Global myths of procurement outsourcing - Myth 2: The ROI from procurement outsourcing is insufficient
Research by Horses for Sources from June 2012 identified that 29% of organizations have limited interest in outsourcing procurement due to the Return On Investment (ROI) being not compelling.
This one really surprises me. Procurement outsourcing typically generates a ROI in the first few years of 15-20x. If CFOs realized that by spending $1 dollar they could generate $15 to $20 of bottom line impact, you would say that was a good project to spend money on, right? Well, this is what’s happening every day when procurement is utilized as a strategic tool. Yet executives don’t realize the potential.
Compare that with the ROI achievable through business investments in HR, finance, IT, R&D, etc. You will find the ROI from procurement is much greater. And yet procurement typically gets deprioritized, in favor of other areas of investment. From a financial perspective, in other words, the business is mis prioritizing where it puts its money. We see it happen again and again; businesses demand much higher ROIs from procurement than any other area of the company.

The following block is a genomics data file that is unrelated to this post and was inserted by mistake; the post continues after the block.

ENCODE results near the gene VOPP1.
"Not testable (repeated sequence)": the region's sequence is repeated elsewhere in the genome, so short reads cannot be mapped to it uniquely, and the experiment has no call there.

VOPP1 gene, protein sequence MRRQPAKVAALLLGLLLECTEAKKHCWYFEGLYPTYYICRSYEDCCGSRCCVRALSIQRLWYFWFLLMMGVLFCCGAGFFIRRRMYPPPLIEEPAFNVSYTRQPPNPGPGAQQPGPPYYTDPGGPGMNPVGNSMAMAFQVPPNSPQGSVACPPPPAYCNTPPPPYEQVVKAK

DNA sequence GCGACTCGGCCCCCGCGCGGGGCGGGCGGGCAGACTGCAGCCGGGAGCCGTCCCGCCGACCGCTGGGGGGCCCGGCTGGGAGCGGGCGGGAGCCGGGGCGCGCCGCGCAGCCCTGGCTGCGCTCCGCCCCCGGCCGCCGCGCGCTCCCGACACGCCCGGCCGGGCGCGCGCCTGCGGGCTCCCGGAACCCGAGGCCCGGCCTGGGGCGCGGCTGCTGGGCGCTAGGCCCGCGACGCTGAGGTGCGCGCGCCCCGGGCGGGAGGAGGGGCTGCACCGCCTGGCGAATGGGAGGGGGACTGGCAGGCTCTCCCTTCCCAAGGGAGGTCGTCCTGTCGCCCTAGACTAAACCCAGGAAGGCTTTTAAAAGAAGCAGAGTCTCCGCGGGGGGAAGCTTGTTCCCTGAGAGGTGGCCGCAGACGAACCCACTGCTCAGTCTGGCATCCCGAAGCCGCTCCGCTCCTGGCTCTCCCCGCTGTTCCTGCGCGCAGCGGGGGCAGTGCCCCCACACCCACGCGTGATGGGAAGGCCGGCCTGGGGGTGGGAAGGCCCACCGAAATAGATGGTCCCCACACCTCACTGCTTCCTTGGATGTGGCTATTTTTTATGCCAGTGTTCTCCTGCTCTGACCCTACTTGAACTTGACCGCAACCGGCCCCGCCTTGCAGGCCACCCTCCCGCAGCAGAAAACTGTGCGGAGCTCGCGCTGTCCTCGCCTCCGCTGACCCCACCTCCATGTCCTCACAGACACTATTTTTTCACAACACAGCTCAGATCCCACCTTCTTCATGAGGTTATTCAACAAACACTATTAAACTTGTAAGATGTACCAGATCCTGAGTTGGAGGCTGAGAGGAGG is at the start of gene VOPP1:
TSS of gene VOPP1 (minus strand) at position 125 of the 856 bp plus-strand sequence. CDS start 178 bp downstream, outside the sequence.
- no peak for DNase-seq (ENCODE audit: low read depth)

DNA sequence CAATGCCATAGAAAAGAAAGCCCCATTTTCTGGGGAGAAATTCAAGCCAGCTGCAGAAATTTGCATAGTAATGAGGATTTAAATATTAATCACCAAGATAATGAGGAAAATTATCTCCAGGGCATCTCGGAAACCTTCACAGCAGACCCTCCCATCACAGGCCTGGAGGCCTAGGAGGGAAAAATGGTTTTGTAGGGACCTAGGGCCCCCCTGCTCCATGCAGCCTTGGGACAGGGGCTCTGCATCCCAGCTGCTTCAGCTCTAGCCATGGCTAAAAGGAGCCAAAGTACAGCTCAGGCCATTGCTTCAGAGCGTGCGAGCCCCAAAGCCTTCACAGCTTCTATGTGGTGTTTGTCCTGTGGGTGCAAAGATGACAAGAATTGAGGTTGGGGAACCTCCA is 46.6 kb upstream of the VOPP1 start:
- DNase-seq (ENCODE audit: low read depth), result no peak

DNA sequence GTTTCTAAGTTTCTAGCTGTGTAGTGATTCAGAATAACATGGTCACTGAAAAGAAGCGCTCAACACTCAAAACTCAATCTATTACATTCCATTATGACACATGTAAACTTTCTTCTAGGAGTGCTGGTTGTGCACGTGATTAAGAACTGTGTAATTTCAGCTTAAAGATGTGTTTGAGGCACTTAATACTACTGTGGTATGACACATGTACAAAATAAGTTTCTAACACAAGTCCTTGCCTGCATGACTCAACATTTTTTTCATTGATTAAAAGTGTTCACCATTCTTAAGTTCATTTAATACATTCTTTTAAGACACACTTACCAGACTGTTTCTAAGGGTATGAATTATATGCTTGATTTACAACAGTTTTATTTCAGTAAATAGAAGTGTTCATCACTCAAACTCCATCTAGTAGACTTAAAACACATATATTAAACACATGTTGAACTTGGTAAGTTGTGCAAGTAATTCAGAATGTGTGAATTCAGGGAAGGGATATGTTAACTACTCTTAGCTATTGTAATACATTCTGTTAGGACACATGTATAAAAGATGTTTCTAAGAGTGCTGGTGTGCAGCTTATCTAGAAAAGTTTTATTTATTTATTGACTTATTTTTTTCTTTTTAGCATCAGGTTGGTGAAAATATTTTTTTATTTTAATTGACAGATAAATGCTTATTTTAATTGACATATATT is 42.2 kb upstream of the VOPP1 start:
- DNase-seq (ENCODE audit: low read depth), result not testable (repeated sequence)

I think the issue here is that procurement is failing to make its case as successfully as other functions. It is not ‘selling’ what it can do to senior executives.
So the myth is exactly that - a myth. The problem is, it’s widely held, and one that’s going to take time to dispel.
The truth: The ROI from procurement outsourcing is greater than most other investment decisions senior executives can make. Typically, it generates a ROI in the first few years of 15-20 times, and sometimes even more. Beyond then, when a cost base is reached - it’s about maximizing value for money and ensuring the cost base doesn’t drift back to its previous level.
In the next post I’ll cover the initial reaction some people have to the idea of outsourcing procurement - a fear that the very stakeholders procurement serves will get a worse service…
Click here to access the previous post: Myth 1 - ROI comes from cost reductions